Pakistan’s historic floods: How farmers are learning new methods to combat climate change

This time last year Pakistan was enduring relentless rains that would go on to cause devastating floods. While monsoon rains often cause flooding in Pakistan, last summer was different. 

Vast swathes of land were left underwater, destroying homes and washing away crops and livestock. 33 million people were affected and 4 million acres of agricultural land was lost along with over a million livestock in areas where many depend on the land for their income.

As people continue on the long road to recovery from such a huge disaster this monsoon season has already seen flooding in some areas while coastal areas were battered by Cyclone Biparjoy. 

In a warming world with increasingly unpredictable weather, this was the latest reminder that the climate crisis is a humanitarian crisis, causing damage to lives and livelihoods on an ever greater scale. 

Following last year’s floods, the British public were incredibly generous - £48 million has been donated to the Disasters Emergency Committee’s DEC's Pakistan Floods Appeal. 

These funds have enabled DEC member charities to help hundreds of thousands of people recover, providing emergency shelter, clean water, food, healthcare, cash payments and much more. 

Dr Muhammad Mazhar Alam is Senior Health and Nutrition Advisor at Concern Worldwide, Pakistan. 

These charities, including Concern Worldwide, have also been building resilience for future disasters, in a variety of ways including teaching new farming techniques and using climate-smart agriculture.

Climate-smart Agriculture

The agricultural sector in Sindh and Balochistan, especially the areas of Shaheed Benazirabad and Mirpurkhas, were devastated. The flood water not only destroyed the fully grown cotton and banana crops, but the standing water prevented farmers from cultivating the next crop, exacerbating the situation and causing long-lasting effects.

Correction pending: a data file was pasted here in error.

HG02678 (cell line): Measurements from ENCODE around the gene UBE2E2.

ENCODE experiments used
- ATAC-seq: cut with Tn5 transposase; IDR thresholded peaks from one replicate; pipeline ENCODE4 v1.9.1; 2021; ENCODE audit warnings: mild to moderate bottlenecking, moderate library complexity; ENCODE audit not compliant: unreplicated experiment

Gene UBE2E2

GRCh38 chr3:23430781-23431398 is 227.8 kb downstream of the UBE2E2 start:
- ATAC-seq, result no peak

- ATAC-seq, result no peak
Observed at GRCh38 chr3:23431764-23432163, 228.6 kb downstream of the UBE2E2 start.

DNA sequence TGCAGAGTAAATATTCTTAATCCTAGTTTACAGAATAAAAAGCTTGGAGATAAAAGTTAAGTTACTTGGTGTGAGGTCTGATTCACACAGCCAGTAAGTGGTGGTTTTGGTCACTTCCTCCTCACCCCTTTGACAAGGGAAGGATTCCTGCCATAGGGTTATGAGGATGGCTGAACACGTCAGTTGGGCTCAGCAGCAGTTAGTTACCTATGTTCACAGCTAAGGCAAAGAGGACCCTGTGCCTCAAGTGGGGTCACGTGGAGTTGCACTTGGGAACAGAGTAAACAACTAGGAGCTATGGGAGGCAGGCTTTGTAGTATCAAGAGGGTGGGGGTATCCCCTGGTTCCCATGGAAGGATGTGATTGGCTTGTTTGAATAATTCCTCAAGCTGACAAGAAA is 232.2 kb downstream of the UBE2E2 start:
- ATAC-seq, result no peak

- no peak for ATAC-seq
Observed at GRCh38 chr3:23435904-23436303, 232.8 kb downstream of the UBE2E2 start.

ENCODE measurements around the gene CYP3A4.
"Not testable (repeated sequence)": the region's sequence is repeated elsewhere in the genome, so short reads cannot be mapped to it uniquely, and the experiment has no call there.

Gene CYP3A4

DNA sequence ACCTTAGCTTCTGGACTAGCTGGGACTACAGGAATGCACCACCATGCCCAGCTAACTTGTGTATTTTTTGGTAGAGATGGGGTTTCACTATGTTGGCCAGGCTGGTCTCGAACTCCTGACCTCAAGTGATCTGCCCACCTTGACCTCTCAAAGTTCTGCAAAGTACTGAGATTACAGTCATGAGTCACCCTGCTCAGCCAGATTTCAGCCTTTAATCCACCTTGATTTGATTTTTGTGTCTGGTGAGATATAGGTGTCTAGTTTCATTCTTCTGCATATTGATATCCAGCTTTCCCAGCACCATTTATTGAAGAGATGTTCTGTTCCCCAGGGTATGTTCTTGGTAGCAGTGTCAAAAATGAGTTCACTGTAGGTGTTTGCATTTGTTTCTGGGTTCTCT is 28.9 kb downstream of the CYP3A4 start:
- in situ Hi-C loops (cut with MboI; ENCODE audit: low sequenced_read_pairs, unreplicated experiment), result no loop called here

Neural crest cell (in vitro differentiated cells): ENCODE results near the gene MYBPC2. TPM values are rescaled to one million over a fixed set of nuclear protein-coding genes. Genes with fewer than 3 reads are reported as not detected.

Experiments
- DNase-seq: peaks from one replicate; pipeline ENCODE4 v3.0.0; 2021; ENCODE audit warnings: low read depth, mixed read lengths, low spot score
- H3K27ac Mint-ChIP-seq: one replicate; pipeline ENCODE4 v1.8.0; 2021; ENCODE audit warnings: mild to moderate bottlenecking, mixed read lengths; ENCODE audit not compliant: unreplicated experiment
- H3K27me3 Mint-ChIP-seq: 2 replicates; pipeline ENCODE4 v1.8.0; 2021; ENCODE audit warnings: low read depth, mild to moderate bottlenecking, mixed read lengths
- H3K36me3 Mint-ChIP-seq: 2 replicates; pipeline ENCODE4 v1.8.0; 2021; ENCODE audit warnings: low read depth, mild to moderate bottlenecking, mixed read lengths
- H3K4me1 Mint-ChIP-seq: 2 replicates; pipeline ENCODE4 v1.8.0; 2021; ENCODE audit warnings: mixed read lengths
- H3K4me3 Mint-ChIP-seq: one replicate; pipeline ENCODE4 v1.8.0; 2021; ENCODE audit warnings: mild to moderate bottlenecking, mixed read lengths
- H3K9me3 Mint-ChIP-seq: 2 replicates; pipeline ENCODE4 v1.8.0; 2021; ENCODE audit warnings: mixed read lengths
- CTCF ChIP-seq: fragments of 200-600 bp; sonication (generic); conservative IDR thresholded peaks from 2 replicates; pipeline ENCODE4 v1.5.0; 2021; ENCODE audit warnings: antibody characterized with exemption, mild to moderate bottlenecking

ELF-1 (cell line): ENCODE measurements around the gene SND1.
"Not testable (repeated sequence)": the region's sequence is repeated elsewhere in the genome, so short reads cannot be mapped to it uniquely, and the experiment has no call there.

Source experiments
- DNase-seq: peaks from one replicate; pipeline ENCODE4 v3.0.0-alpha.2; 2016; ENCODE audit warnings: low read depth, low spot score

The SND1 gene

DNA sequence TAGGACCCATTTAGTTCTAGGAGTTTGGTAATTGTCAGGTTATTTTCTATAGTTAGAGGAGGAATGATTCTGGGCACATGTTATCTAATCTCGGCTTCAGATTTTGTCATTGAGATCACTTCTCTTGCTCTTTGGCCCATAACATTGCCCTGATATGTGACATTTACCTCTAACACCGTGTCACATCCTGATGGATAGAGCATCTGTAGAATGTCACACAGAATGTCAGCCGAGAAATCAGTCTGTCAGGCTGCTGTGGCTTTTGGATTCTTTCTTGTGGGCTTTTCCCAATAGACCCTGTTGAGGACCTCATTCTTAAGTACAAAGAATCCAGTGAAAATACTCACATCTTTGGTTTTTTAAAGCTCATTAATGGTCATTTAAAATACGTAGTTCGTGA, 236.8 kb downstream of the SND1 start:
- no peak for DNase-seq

In these areas, it is common for small farmers to rely on credit from local markets to purchase inputs, such as seeds and fertilisers, with the intention of repaying the loan and interest after selling their crops. However, as a result of the floods, the farmers were unable to harvest their crops, leaving them without enough money to cultivate the next crop.

One farmer whose land was devastated last year is Maula Dinno, who told us that by the time the water dried his land was barren and unusable. “We didn’t have the funds to plough the land or purchase seeds. The situation was so dire that I gave up,” he said.

“We were handicapped: if we spent money on fertiliser, we would not have money left over for seeds, and if we spent funds ploughing the land or using a tractor, we would not have money for fertiliser, and so on. We had no hope. But Concern removed those handicaps by giving us material assistance.”

Maula Dinno tends to his fields in Sindh, May 16, 2023. Photo: Zoral Khurram Naik/DEC

Maula Dinno is also one of the small-scale farmers now attending the Farmers Field School. Through this DEC-funded project, run by Concern Worldwide, 1,600 men and women farmers are learning climate-smart agriculture and being provided with seeds, saplings and fertiliser.

The techniques they’re learning are relatively simple, but make a huge difference in a country reeling from rapid changes to the climate. And it’s not just floods that they have to content with – in some areas drought preceded last year’s flooding, drying out the soil and making water conservation key to growing a successful crop. 

“Before, we ploughed the land one to two times and planted the seed after levelling the land,” said Maula Dinno. “But now, we have learned how to better plough the land, how water is released in the soil after ploughing; we learned to cover the seed we plant with some grass so it retains moisture for 10 to 15 days. We had no idea about these techniques before. We have seen great results from using these techniques.”

Monitoring the moisture level in the soil, mulching to cover the soil and keep in moisture, rotating crops such as cotton and wheat, and managing pests while avoiding harming pollinators are all techniques being taught at the farming school.

“I have been a farmer since I was 18 years old,” said Maula Dinno. “We learned from our forefathers. We had never been taught anything else, or modernised in line with the world.”

While these techniques won’t insulate farmers from all the effects of climate change, it can help their crops be more resilient and increase their yields, protecting their income and helping provide food for their communities. Those who have learned the techniques are passing it on to their neighbours — and there’s no shortage of people who have seen the impact for themselves and want to replicate it.

“With all that we have learned now, we feel our produce will increase and will be healthier,” added Maula Dinno. “I feel they have given us new eyes with which to see. A new vision. They help us to see what is possible for the future.”